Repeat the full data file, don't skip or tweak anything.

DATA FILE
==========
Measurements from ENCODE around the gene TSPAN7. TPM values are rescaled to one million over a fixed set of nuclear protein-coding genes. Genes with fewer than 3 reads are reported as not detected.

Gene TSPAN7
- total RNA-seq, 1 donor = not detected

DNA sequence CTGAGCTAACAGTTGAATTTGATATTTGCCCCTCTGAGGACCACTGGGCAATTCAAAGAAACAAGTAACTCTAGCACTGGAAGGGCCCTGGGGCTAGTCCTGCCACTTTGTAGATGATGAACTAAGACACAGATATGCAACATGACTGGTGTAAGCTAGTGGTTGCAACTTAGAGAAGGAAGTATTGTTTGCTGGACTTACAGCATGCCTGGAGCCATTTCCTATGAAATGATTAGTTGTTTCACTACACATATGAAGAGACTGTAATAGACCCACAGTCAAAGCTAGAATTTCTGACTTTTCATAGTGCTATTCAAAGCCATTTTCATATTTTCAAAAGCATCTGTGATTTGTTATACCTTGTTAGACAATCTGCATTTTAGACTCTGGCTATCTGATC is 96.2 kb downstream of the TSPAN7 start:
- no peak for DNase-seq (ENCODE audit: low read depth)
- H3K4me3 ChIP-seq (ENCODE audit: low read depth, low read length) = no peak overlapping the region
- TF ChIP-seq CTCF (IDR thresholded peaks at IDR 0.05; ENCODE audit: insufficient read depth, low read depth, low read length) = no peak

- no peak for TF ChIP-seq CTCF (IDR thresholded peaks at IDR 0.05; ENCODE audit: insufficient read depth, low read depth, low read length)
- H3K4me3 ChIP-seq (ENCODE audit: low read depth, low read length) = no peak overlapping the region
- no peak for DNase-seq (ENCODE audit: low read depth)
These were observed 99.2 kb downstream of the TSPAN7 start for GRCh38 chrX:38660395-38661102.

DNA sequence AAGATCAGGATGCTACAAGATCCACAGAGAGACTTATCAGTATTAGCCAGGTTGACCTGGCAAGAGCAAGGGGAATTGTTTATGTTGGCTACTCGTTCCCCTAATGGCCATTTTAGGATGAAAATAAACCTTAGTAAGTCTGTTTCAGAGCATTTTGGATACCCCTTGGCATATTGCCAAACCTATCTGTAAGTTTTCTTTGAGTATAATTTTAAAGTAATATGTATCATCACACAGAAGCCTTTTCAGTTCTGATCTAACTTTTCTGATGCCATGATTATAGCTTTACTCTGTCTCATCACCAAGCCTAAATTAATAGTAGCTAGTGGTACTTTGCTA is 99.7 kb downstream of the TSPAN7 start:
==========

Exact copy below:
Measurements from ENCODE around the gene TSPAN7. TPM values are rescaled to one million over a fixed set of nuclear protein-coding genes. Genes with fewer than 3 reads are reported as not detected.

Gene TSPAN7
- total RNA-seq, 1 donor = not detected

DNA sequence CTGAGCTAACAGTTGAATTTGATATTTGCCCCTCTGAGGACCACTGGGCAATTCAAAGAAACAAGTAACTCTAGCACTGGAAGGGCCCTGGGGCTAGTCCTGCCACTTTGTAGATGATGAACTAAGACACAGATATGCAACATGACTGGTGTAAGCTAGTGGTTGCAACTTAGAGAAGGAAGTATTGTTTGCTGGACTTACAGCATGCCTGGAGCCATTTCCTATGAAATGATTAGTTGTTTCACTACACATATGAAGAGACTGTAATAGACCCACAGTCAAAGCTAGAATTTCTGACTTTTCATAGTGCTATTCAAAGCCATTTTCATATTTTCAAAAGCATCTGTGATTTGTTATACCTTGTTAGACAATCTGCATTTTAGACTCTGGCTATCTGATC is 96.2 kb downstream of the TSPAN7 start:
- no peak for DNase-seq (ENCODE audit: low read depth)
- H3K4me3 ChIP-seq (ENCODE audit: low read depth, low read length) = no peak overlapping the region
- TF ChIP-seq CTCF (IDR thresholded peaks at IDR 0.05; ENCODE audit: insufficient read depth, low read depth, low read length) = no peak

- no peak for TF ChIP-seq CTCF (IDR thresholded peaks at IDR 0.05; ENCODE audit: insufficient read depth, low read depth, low read length)
- H3K4me3 ChIP-seq (ENCODE audit: low read depth, low read length) = no peak overlapping the region
- no peak for DNase-seq (ENCODE audit: low read depth)
These were observed 99.2 kb downstream of the TSPAN7 start for GRCh38 chrX:38660395-38661102.

DNA sequence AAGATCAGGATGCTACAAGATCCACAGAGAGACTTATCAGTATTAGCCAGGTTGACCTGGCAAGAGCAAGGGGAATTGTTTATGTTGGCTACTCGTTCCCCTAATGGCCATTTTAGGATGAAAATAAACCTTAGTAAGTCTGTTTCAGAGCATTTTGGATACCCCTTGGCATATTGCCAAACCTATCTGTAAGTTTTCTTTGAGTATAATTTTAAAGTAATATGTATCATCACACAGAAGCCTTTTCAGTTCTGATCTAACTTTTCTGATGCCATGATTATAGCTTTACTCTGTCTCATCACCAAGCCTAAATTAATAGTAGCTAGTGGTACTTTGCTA is 99.7 kb downstream of the TSPAN7 start: